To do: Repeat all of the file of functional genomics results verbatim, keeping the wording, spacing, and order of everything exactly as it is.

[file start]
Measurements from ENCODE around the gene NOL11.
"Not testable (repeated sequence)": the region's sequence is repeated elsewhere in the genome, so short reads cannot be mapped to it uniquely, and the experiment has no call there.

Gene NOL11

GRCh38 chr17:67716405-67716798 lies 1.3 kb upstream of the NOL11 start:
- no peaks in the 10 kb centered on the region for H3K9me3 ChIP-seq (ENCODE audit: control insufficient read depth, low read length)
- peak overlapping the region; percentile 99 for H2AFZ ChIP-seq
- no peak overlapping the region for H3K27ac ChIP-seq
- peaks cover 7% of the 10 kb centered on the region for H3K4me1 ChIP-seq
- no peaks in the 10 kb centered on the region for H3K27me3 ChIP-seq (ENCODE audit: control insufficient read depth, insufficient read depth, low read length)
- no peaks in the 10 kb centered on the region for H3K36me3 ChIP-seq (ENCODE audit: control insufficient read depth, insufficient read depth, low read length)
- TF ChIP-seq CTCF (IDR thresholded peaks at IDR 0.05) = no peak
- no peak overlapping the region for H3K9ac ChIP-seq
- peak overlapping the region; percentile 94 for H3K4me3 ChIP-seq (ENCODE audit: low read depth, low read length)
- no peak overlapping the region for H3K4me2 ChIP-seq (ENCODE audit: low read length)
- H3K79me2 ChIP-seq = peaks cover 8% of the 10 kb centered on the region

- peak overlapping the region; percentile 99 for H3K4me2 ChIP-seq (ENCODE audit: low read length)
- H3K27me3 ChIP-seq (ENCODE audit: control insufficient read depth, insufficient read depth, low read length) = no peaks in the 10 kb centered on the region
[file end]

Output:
Measurements from ENCODE around the gene NOL11.
"Not testable (repeated sequence)": the region's sequence is repeated elsewhere in the genome, so short reads cannot be mapped to it uniquely, and the experiment has no call there.

Gene NOL11

GRCh38 chr17:67716405-67716798 lies 1.3 kb upstream of the NOL11 start:
- no peaks in the 10 kb centered on the region for H3K9me3 ChIP-seq (ENCODE audit: control insufficient read depth, low read length)
- peak overlapping the region; percentile 99 for H2AFZ ChIP-seq
- no peak overlapping the region for H3K27ac ChIP-seq
- peaks cover 7% of the 10 kb centered on the region for H3K4me1 ChIP-seq
- no peaks in the 10 kb centered on the region for H3K27me3 ChIP-seq (ENCODE audit: control insufficient read depth, insufficient read depth, low read length)
- no peaks in the 10 kb centered on the region for H3K36me3 ChIP-seq (ENCODE audit: control insufficient read depth, insufficient read depth, low read length)
- TF ChIP-seq CTCF (IDR thresholded peaks at IDR 0.05) = no peak
- no peak overlapping the region for H3K9ac ChIP-seq
- peak overlapping the region; percentile 94 for H3K4me3 ChIP-seq (ENCODE audit: low read depth, low read length)
- no peak overlapping the region for H3K4me2 ChIP-seq (ENCODE audit: low read length)
- H3K79me2 ChIP-seq = peaks cover 8% of the 10 kb centered on the region

- peak overlapping the region; percentile 99 for H3K4me2 ChIP-seq (ENCODE audit: low read length)
- H3K27me3 ChIP-seq (ENCODE audit: control insufficient read depth, insufficient read depth, low read length) = no peaks in the 10 kb centered on the region